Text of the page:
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Are Drinkers Really Aware of your Brand?

  • 9 min read

How does a craft producer measure awareness? Is it impressions? Mentions? Followers? Or daylights, sunsets, midnights and cups of coffee like the Hollywood musical Rent would suggest 😉 However your beverage brand measures awareness, many businesses are feeling pressure to attract new drinkers this summer. But why is this so difficult, and what makes this summer different from others?

100 dollar bill with mask image for building awareness postSupply chain issues, a highly-contagious Omicron B.5 variant, politics, the looming threat of recession…consumer confidence is at a low right now. Not to mention closures and consolidations in the industry, deep discounting by the big brands at retail and a culture shift pointing to reduced consumption of alcoholic beverages. All issues keeping owners and managers awake at night. And prompting back-office conversations like this one:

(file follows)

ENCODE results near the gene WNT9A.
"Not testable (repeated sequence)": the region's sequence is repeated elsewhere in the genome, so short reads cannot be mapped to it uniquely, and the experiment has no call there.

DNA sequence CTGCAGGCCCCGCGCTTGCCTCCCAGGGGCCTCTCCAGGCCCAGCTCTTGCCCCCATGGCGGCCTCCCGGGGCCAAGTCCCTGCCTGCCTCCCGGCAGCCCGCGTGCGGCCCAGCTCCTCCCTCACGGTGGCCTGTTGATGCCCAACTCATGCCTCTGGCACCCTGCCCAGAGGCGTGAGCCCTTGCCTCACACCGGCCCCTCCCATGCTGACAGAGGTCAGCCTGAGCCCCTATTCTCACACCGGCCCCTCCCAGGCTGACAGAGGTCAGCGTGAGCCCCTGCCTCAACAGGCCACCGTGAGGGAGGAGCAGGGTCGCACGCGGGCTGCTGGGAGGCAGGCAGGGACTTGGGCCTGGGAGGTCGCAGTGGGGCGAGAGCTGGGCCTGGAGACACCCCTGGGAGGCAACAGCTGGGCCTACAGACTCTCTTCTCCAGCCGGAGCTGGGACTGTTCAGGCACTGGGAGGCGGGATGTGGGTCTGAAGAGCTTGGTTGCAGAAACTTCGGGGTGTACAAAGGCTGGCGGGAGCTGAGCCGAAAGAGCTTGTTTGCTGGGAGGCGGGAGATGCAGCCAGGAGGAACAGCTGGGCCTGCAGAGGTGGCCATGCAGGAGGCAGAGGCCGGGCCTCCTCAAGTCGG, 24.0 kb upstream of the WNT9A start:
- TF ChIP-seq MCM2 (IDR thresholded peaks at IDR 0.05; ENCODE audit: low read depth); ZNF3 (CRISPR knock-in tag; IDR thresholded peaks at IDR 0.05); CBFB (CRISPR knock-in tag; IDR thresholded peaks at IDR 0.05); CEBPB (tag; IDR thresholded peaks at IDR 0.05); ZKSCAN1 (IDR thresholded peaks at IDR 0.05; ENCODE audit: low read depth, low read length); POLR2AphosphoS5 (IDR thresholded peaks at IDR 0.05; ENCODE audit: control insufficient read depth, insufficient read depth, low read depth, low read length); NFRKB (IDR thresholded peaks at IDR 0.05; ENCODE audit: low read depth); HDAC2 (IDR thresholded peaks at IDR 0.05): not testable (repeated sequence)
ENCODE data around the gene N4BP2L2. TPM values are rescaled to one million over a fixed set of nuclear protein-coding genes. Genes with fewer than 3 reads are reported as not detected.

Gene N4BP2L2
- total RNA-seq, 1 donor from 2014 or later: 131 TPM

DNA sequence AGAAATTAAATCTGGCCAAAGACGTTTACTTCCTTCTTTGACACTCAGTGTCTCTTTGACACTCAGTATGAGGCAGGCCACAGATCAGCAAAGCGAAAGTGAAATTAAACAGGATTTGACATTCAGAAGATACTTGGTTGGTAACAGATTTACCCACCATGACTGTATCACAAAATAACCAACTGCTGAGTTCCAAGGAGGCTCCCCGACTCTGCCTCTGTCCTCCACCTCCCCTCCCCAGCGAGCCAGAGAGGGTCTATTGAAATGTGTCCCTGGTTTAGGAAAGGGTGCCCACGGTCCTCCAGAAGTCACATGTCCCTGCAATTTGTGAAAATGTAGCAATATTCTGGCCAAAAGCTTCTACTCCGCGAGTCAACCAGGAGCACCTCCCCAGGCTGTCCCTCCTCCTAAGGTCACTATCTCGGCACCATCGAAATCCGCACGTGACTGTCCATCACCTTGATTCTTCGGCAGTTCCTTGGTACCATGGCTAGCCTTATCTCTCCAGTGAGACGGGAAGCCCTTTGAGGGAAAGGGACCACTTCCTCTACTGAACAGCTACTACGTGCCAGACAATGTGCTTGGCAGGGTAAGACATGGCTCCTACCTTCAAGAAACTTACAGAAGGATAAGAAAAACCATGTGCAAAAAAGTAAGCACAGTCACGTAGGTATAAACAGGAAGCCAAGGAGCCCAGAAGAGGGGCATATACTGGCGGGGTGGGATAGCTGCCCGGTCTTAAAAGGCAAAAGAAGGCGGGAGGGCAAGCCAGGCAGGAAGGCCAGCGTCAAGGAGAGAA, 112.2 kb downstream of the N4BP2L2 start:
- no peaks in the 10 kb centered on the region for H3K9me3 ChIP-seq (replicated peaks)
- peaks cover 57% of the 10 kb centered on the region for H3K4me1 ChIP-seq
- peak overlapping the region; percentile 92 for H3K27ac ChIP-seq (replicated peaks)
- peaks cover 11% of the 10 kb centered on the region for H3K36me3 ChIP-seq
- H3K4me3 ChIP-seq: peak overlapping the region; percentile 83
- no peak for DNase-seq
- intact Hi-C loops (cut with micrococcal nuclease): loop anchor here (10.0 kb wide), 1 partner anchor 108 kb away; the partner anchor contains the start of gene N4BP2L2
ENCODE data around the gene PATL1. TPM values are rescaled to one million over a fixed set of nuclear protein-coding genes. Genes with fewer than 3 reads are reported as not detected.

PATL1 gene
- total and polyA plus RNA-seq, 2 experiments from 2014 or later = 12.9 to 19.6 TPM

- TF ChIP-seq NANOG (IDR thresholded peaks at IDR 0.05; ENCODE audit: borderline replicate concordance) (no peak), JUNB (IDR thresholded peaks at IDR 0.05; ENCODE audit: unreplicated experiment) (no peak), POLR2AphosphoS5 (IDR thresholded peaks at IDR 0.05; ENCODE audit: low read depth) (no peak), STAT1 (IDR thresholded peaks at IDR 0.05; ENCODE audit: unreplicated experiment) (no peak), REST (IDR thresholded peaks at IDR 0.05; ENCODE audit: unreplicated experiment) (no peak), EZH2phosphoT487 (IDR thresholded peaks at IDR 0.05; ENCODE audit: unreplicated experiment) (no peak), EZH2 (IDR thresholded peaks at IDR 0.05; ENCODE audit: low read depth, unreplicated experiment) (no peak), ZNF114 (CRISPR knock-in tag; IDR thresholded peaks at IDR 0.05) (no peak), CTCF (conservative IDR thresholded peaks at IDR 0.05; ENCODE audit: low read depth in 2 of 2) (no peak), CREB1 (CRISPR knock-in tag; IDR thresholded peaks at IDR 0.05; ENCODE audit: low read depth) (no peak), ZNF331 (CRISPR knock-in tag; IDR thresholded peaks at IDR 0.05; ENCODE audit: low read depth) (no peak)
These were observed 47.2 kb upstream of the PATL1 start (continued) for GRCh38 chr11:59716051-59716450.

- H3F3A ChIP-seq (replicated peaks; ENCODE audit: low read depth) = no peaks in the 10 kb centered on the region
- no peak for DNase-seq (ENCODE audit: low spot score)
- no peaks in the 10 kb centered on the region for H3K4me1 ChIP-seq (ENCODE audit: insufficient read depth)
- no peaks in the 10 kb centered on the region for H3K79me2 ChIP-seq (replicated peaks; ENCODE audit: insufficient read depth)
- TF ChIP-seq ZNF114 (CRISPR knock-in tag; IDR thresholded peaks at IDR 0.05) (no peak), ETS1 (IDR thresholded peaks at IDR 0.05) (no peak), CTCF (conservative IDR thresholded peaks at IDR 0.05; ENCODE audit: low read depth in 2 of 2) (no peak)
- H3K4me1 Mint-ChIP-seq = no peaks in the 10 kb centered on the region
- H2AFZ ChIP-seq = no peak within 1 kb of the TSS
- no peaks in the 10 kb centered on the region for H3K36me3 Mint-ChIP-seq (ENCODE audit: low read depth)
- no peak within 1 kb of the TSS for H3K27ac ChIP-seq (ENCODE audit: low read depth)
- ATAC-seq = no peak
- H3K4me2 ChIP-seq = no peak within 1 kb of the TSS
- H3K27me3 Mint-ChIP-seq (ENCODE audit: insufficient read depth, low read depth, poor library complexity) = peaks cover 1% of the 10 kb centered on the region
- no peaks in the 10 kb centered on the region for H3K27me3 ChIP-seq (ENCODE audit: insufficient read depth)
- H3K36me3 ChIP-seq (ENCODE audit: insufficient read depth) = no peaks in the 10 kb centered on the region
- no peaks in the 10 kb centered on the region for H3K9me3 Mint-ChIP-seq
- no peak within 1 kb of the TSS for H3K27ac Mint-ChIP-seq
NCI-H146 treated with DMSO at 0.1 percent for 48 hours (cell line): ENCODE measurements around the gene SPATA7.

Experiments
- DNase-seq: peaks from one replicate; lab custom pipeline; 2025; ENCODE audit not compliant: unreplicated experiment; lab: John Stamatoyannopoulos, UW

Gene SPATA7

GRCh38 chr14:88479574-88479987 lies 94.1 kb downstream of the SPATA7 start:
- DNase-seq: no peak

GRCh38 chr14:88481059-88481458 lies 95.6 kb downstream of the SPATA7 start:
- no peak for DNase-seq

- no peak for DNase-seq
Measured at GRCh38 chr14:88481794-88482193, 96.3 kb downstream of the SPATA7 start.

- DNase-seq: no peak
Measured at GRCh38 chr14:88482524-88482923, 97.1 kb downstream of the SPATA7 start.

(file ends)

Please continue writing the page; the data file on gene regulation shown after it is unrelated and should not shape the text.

Owner: we need more traffic to the tasting room. What can you do about it?

Social Media Manager: we can create more video content and increase our budget for boosting posts to engage new customers.

Public Relations Manager: let’s create a series of marquee events with food and entertainment options and I’ll notify local and regional journalists who will write about it.

Sales Rep: we’ll get our product in more stores with more facings if we offer a dollars-off or other rebate.

Production Team: what about a collaboration with one of our peers or a local business?

Owner: we just don’t have the money for it. Any of it.

Brewers photo for building awareness postSound familiar? First of all, consider yourself fortunate if each one of those voices is a different, full-time team member, because many craft producers don’t have the luxury of headcount for dedicated Marketing and Sales roles. Whether they officially hold the title or wear a lot of different hats, your team likely cares about the business and wants it to succeed. Rarely is there a deficit of good ideas: more often it’s a lack of resources and willingness to execute.